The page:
Singing poor, poor, pitiful me…

24 Sep

An icon from my childhood, Linda Ronstadt announced this week that she has Parkinson’s disease and has lost her ability to sing.  One of her songs that I was singing for a long time without realizing it was, “Poor, poor, poor, me, poor, poor, pitiful me.” However, she is doing anything but saying, poor me. She is embracing her accomplishments and bringing enlightenment to the world by sharing her journey. It is wonderful that they are recording her voice via interviews for the generations to come, as she will more than likely loose her ability to speak clearly.  I have enjoyed listening to these interviews. She speaks eloquently about her Mexican heritage, growing up in the desert, and how she always carries a recorder with her to “capture the moments” that nudge her.  Linda states that if you learn to open up to the world around you, it will send you little messages or gifts, a flower, a bird, or a glimpse of something that speaks directly to you. That is how all of her lyrics have come about.  I think that is a beautiful sentiment.

As a young girl, I had dreams about being a journalist one day.  I put those dreams away with reality, along with my writing.  I was singing poor, poor, poor me for a long, long time. Once I changed my song, opened myself up to the world and allowed things to flow my way… I continue to be constantly amazed.

People actually notice what I have to say. Yes, I have found my voice….and I like it!  I am ecstatic each week when over 700 followers of The Year of the Cicadas blog read what I have floating around in my head.  If you are reading this blog, thank you.  It really does matter to me.

Last week I was asked to submit a blog for consideration to the Huffington Post. Do you know they have over 43,240,000 readers every month?!  I have no idea if it will be accepted or not, that is not the point.  The point is that I was asked and they wrote me back and said, “Perfect. Thank you so much for doing the work. It was worth it.”  Wow, this is a big moment for me, and for that young girl who one day long ago dreamed about writing an article that would be published.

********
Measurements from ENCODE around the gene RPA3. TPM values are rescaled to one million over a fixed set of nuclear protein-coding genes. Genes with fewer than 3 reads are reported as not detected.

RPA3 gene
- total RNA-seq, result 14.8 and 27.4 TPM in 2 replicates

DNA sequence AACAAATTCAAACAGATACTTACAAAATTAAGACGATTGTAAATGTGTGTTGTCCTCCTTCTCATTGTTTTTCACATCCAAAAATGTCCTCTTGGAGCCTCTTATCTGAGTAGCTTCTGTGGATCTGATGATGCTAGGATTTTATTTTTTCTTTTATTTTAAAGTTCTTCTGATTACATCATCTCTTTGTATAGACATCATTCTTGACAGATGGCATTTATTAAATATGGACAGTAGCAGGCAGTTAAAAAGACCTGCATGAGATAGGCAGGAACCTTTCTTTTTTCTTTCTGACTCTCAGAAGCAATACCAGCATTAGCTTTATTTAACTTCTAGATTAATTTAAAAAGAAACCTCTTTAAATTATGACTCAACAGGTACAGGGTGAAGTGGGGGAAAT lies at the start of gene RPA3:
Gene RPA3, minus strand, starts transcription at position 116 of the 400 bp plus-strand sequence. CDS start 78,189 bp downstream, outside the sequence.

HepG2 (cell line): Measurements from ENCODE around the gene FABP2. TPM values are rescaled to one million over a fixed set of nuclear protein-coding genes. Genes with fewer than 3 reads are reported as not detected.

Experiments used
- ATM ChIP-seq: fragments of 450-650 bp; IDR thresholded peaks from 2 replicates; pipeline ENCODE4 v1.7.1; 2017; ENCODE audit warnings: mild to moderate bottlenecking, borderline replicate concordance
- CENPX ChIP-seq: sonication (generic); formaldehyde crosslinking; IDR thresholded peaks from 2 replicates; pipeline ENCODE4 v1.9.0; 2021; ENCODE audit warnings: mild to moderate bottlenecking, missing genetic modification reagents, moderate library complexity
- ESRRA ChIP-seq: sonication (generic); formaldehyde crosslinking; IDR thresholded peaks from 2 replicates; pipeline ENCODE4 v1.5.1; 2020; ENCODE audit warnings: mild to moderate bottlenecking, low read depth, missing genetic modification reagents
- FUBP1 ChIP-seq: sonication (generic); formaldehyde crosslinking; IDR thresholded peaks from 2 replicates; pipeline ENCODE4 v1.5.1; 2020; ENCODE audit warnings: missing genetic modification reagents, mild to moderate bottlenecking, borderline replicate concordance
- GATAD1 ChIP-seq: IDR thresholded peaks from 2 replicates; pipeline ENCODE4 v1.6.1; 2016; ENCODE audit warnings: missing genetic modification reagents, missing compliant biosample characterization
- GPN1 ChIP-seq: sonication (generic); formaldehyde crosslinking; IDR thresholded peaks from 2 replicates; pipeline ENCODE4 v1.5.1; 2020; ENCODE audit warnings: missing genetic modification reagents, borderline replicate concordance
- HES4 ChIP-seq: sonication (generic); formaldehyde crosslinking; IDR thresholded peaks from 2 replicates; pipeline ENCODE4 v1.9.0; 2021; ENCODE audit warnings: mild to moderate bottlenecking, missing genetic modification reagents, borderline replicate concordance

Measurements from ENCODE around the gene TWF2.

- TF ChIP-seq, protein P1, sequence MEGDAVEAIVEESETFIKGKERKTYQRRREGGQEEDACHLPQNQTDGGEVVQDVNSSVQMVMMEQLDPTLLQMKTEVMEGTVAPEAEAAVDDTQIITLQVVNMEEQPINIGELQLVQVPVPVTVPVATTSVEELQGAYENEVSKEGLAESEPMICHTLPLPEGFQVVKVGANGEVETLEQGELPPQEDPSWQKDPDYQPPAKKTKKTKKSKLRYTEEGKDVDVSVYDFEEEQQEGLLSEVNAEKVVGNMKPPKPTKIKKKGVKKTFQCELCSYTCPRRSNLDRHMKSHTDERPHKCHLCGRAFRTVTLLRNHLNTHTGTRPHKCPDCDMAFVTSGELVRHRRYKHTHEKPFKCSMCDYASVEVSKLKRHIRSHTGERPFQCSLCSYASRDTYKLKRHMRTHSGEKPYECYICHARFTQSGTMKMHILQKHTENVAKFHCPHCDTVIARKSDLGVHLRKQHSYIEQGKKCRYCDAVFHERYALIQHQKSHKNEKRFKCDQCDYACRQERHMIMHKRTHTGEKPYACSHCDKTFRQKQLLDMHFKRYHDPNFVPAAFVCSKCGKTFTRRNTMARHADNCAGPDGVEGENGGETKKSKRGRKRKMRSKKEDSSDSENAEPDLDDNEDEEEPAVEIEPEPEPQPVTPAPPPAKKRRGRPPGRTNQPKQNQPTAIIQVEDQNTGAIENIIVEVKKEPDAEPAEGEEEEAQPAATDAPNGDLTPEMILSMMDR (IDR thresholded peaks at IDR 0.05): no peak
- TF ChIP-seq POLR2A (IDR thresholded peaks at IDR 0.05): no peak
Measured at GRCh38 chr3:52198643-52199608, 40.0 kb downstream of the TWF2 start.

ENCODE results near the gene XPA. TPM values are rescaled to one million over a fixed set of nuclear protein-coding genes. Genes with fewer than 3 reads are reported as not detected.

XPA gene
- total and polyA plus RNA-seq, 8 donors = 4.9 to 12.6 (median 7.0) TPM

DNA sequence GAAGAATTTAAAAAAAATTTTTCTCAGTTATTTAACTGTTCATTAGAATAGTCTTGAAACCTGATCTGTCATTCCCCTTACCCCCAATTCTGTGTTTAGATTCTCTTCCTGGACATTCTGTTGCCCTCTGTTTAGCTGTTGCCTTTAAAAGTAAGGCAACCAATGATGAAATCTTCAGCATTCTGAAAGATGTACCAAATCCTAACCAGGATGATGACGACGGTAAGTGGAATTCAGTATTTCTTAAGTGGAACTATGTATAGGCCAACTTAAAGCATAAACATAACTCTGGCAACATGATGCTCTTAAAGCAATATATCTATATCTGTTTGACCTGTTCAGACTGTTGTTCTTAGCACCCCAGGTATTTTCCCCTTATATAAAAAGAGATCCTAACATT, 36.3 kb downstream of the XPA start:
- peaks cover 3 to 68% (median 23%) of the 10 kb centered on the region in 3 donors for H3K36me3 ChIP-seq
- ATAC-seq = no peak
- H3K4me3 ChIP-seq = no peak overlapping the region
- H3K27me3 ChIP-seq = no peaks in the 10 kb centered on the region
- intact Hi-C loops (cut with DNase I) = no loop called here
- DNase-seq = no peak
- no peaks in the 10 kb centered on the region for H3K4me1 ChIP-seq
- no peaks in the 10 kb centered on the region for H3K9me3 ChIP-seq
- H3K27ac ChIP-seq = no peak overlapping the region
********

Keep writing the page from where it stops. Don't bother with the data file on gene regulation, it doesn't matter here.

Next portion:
I am an author of a book that at this time has eighty-six reviews on Amazon, and a lot more via Facebook and our website, Most of these reviews are positive, some are not, and that’s okay.  A reader commented that I was really a b*#@* some of the time, during our story.  The answer is yes, that is where I was at the time.  That fortunately is not who I am anymore. It has taken a lot of work for me to go from victim of my own life, singing poor, poor, poor, me…  poor, poor, pitiful me to opening myself up to the possibilities of life. My advice:  Open your heart, follow your dreams, and look for the gifts that the world gives back to you…. People do care what you have to say, and maybe you need to change the song you are singing.



Our marketing plan is driven by one person at a time, and you play an integral role in helping this book find it’s way into the hearts and the minds of the people it was written for.

Want to help? Here are some of the things you can do:

Write a review on AmazonBarnes & Noble, or our

Tell a friend about our book or purchase a copy for them as a gift.

Take our book to your or your friends book club, church group, or start a small group to read the book together. We have study guide questions on our website to help guide you through conversations about the book.  You can get a discount through our website for multiple books purchased.

Write your local newspaper book reviewer and tell them how much you like our book.

Send a copy of our book or write to one of your favorite shows, like the Ellen ShowOprahThe View or Kathie & Hoda, tell them what you think about it.  It only does so much if I say my book is good, you the reader carry a lot more weight than I do with the outside world.

Pray for our message, that our story will reach the hearts and minds of the people who can help us to open the doors.  Pray that our story will help to inspire people who are in need and that our story finds a way into their lives.

Without you, the readers of  The Year of the Cicadas, this story would be in a shoebox in the top of my closet waiting for my grandchildren to discover it after my passing. Thank you for letting me see it find the light while I am still here.  You rock.


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